Sub clause 2(n)
Mr Blaas asked whether this could be beyond the scope of the Department's matériel.

Mr Sendall replied that Mr Thomo and Mr Ramfolo had not yet reached agreement on the substance of this provision. It had been proposed that this sub clause be placed under Sub clause 5 instead, which would allow all service level agreement matters to be dealt with in one clause.

Adv Hoon agreed with Mr Sendall. This would also address the problem in Sub clause 1.

The Chair agreed.

Sub clause 3(a)(i)
Mr Blaas sought clarity on "commercial opportunities", asking whether this also included production.

Mr Thomo replied that the commercial opportunities concerned were spelt out in the South African Aerospace Maritime and Defence Industries Association (AMD) submission (document attached). This allowed Armscor to explore its capacity for generating income through the use of its facilities, so that it could offset any budget shortfall. The leasing of facilities to international parties was a commercial activity but could not be termed 'production' in this context.

Mr D Dlali (ANC) suggested that the provision might need to be clarified to rid it of all ambiguity, spelling out what could and what could not be done.

Mr Thomo reiterated that Armscor had no intention of competing with defence industry manufacturers. The enabling legislation clearly stipulated that Armscor would need permission from the Ministers of Defence and Finance before exploring any commercial opportunity.

Mr T Radebe, Director: Legal Support, proposed that the phrase "with the approval of the Minister" be inserted in the sub clause.

Mr Blaas suggested that the phrase "after exhausting the commercial defence industry" be added to Mr Radebe's amendment.

The Chair agreed. She asked Mr Thomo whether Armscor was involved in production at all.

Mr Thomo replied that Armscor was involved in producing prototypes. However, this was not Armsor's core business. Neither did it require ministerial consent.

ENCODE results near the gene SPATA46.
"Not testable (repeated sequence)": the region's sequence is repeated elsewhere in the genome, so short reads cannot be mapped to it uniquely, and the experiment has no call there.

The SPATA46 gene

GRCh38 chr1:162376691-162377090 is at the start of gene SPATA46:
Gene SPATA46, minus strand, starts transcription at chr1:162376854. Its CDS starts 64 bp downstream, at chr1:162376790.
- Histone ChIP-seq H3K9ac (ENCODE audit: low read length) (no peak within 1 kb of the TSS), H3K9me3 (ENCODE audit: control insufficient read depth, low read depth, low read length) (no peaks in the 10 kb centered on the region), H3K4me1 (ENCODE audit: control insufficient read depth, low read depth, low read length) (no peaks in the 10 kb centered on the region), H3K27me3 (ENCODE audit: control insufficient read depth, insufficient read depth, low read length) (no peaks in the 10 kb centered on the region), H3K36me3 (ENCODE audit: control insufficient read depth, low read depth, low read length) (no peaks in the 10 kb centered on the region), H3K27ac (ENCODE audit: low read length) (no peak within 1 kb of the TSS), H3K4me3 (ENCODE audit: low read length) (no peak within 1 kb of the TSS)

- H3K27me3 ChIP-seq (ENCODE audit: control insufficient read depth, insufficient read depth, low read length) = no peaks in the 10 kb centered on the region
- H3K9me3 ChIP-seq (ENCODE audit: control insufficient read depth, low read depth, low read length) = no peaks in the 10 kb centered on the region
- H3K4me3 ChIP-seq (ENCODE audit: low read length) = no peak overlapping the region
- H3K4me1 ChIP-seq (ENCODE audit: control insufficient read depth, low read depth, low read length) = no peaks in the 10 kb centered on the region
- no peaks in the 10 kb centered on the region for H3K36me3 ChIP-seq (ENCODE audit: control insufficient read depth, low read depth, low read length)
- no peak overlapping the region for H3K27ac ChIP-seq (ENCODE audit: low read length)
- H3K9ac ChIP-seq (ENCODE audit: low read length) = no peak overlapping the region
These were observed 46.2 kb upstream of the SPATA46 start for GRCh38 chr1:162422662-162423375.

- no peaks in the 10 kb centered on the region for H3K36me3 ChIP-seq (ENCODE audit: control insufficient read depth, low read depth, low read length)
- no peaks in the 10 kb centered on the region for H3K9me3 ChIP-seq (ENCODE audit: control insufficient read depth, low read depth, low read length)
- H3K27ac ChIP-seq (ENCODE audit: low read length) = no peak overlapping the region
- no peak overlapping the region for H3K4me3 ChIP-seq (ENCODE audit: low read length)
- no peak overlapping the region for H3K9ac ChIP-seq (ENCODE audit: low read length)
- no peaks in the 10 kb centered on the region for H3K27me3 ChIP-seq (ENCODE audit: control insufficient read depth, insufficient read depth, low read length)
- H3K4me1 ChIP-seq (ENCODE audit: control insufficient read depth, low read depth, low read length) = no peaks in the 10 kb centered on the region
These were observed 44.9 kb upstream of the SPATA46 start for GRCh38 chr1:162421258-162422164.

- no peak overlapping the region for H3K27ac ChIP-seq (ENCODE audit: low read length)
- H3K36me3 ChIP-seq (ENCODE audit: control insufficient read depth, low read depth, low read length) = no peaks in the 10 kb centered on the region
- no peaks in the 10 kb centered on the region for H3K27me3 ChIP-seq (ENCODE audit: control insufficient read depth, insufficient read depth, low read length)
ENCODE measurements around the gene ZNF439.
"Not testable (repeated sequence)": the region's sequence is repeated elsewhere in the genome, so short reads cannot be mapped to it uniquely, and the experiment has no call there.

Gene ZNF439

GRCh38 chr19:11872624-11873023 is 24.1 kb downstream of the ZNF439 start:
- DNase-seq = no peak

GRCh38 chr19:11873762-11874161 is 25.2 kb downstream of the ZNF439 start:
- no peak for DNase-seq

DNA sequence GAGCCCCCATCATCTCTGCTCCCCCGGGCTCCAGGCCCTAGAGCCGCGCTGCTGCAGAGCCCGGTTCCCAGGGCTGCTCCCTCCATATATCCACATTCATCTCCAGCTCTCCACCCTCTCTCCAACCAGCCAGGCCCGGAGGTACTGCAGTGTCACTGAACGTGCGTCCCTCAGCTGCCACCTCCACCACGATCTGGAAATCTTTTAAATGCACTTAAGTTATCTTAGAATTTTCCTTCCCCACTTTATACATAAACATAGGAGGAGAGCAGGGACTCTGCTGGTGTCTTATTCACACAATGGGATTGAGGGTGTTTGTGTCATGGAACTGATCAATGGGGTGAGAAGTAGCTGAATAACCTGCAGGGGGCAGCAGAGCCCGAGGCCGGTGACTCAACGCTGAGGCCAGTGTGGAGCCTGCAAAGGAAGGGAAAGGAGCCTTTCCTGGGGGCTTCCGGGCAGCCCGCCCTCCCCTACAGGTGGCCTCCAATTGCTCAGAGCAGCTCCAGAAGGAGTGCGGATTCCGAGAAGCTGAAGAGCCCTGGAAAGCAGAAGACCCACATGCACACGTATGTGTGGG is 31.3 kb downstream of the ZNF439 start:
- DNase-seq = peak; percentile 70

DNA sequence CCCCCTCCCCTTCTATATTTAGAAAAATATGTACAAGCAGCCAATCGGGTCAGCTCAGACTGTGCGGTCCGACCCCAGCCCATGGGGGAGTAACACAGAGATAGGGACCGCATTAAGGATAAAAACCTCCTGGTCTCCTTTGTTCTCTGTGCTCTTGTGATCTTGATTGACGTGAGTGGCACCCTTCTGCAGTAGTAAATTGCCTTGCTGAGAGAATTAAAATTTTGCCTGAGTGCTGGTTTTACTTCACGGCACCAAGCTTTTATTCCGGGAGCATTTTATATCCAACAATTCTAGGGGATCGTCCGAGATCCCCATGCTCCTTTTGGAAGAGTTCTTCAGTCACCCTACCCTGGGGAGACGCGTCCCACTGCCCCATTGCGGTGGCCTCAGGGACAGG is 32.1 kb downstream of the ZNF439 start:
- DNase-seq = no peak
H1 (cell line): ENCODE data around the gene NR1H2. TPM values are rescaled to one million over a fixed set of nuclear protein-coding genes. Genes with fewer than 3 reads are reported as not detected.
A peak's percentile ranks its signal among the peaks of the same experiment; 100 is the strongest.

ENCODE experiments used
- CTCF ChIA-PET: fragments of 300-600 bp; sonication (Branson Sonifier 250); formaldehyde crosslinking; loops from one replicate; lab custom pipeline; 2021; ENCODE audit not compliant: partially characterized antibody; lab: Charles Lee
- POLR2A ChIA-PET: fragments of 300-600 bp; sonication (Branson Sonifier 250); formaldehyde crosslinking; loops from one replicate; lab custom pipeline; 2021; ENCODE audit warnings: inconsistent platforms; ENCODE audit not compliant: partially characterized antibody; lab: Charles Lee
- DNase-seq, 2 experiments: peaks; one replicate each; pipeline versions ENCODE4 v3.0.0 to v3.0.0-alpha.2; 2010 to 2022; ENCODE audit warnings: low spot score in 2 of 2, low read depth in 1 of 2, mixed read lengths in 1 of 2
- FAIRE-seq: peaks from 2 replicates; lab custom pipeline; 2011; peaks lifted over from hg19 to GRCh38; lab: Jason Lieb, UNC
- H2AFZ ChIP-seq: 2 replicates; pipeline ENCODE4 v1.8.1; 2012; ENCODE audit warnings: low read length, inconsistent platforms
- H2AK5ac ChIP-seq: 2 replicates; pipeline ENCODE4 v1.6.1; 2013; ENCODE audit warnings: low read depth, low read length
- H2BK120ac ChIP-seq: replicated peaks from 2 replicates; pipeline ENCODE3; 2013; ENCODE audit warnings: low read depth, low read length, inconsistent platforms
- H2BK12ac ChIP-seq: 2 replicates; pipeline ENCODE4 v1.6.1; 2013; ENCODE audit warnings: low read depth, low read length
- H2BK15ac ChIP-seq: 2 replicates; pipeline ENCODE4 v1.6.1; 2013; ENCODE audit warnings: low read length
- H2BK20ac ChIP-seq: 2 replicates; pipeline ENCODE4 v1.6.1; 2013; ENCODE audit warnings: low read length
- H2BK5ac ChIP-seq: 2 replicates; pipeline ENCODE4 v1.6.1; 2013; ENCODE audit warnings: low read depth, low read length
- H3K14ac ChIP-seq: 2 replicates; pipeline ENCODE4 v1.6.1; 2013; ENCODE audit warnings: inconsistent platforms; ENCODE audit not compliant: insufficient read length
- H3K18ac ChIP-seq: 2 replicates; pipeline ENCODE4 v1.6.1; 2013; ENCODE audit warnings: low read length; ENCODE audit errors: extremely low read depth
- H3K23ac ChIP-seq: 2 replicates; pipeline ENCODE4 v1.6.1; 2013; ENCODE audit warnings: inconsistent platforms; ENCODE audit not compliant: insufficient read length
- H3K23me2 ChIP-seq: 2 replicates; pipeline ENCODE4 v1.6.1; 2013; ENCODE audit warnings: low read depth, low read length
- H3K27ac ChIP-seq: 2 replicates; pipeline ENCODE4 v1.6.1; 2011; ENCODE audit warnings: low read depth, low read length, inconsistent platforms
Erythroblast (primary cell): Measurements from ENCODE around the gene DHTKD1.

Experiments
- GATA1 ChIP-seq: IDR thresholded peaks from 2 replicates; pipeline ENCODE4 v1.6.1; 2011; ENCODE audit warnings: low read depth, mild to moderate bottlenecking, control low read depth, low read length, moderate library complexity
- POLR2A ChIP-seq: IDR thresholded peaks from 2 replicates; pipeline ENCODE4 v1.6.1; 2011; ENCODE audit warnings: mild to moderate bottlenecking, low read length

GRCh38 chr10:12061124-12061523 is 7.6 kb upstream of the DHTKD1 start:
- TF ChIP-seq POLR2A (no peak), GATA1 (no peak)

The Chair observed that this contradicted what Mr Thomo himself had said earlier. He had said then that Armscor was not involved in production, and now he was saying that it produced prototypes.

Mr Thomo said that he agreed with Mr Blaas, proposing that the phrase "not locally available" be inserted in the provision.

Mr Sendall commented that this related to the Cameron Commission of Inquiry into Armscor, and especially to the issue of competition between adjudicators and players in the industry. However, the sub clause dealt with a specific, and not an everyday, function.

Adv Hoon said that he could draft a clause that would cover all these concerns.

Mr Ntuli (ANC) asked whether Armscor would retain the intellectual property rights to a prototype.

Mr Thomo replied that this depended on the structure of each deal concerned. Usually, when a particular technology was sold the rights to it were transferred as well. The rights to the name could also be sold and royalties would then be paid. This depended on the parties to the contract.

Adv Hoon added that this was addressed in Clause 22, but he was not sure whether that clause was sufficient.

The Chair noted that the Committee had agreed to Sub clauses (a) and (b).

Clause 5: Service level agreements
Mr Sendall reminded the Committee that Sub clause 2(n) would have to be added.

The Chair noted that the Committee had agreed to this sub clause, as amended.

Chapter 2: Board of directors and employees of corporation
Clause 6: Corporation managed by Board of Directors

Mr Sendall stated that the name of Armscor's accounting authority would need to be included.

The Chair asked for clarity.

Mr Thomo replied that Armscor had sought a legal opinion on this matter and had been informed that the accounting authority would be the Board, which would delegate powers to the Chief Executive Officer (CEO). This had to be provided for in the clause.

The Chair agreed that this should be done. During public hearings on the Bill, it had been pointed out that the South African National Defence Force (SANDF) was no longer represented on the Board. Why was this?

Mr Sendall replied that a conflict of interests could arise.

Mr Blaas proposed that the SANDF be included because there was no conflict of interest.

The Chair agreed. They would have specialised knowledge and experience in defence matters and would be able to provide practical advice. She asked whether there had been any cases to date in which a conflict of interests had arisen.

Mr Thomo replied that there had not.

Clause 7: Non-executive members of Board
The Chair noted that the Committee had agreed to Sub clauses 1 and 2.

Sub clause 3
Mr Dlali proposed that the provision include "a person wholly or partially employed by the State".

Mr Sendall said that there were two other concerns that would need to be taken into account. One was that the Board could include current members of the defence industry. The other was that retired members of the armed forces could also serve on the Board.

Adv Hoon said that, as he understood the provisions of the Public Service Act, a public servant was not permitted to engage in any other form of paid employment. He undertook to look into this.